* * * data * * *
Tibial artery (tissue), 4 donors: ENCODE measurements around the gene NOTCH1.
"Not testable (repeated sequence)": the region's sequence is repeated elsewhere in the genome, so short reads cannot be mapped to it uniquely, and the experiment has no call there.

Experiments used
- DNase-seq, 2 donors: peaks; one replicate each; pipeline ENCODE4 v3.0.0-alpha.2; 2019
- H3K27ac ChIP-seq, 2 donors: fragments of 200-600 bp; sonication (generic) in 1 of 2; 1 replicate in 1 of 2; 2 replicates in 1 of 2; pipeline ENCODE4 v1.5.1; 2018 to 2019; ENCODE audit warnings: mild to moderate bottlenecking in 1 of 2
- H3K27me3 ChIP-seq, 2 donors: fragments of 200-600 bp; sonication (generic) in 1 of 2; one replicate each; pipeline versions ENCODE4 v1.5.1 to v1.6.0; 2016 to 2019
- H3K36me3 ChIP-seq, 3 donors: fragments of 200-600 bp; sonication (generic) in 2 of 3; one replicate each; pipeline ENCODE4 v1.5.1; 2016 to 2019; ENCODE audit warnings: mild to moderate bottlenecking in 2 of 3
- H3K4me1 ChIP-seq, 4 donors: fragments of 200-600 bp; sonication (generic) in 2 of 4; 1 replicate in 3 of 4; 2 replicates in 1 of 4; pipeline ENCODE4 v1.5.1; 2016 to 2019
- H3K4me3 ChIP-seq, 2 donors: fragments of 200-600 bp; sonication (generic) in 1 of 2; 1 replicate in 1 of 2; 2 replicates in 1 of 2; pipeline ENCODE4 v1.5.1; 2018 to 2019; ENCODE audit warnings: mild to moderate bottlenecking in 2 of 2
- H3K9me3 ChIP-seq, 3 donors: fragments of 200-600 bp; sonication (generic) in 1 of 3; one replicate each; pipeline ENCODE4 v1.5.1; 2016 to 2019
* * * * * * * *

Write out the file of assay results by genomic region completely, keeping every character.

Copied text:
Tibial artery (tissue), 4 donors: ENCODE measurements around the gene NOTCH1.
"Not testable (repeated sequence)": the region's sequence is repeated elsewhere in the genome, so short reads cannot be mapped to it uniquely, and the experiment has no call there.

Experiments used
- DNase-seq, 2 donors: peaks; one replicate each; pipeline ENCODE4 v3.0.0-alpha.2; 2019
- H3K27ac ChIP-seq, 2 donors: fragments of 200-600 bp; sonication (generic) in 1 of 2; 1 replicate in 1 of 2; 2 replicates in 1 of 2; pipeline ENCODE4 v1.5.1; 2018 to 2019; ENCODE audit warnings: mild to moderate bottlenecking in 1 of 2
- H3K27me3 ChIP-seq, 2 donors: fragments of 200-600 bp; sonication (generic) in 1 of 2; one replicate each; pipeline versions ENCODE4 v1.5.1 to v1.6.0; 2016 to 2019
- H3K36me3 ChIP-seq, 3 donors: fragments of 200-600 bp; sonication (generic) in 2 of 3; one replicate each; pipeline ENCODE4 v1.5.1; 2016 to 2019; ENCODE audit warnings: mild to moderate bottlenecking in 2 of 3
- H3K4me1 ChIP-seq, 4 donors: fragments of 200-600 bp; sonication (generic) in 2 of 4; 1 replicate in 3 of 4; 2 replicates in 1 of 4; pipeline ENCODE4 v1.5.1; 2016 to 2019
- H3K4me3 ChIP-seq, 2 donors: fragments of 200-600 bp; sonication (generic) in 1 of 2; 1 replicate in 1 of 2; 2 replicates in 1 of 2; pipeline ENCODE4 v1.5.1; 2018 to 2019; ENCODE audit warnings: mild to moderate bottlenecking in 2 of 2
- H3K9me3 ChIP-seq, 3 donors: fragments of 200-600 bp; sonication (generic) in 1 of 3; one replicate each; pipeline ENCODE4 v1.5.1; 2016 to 2019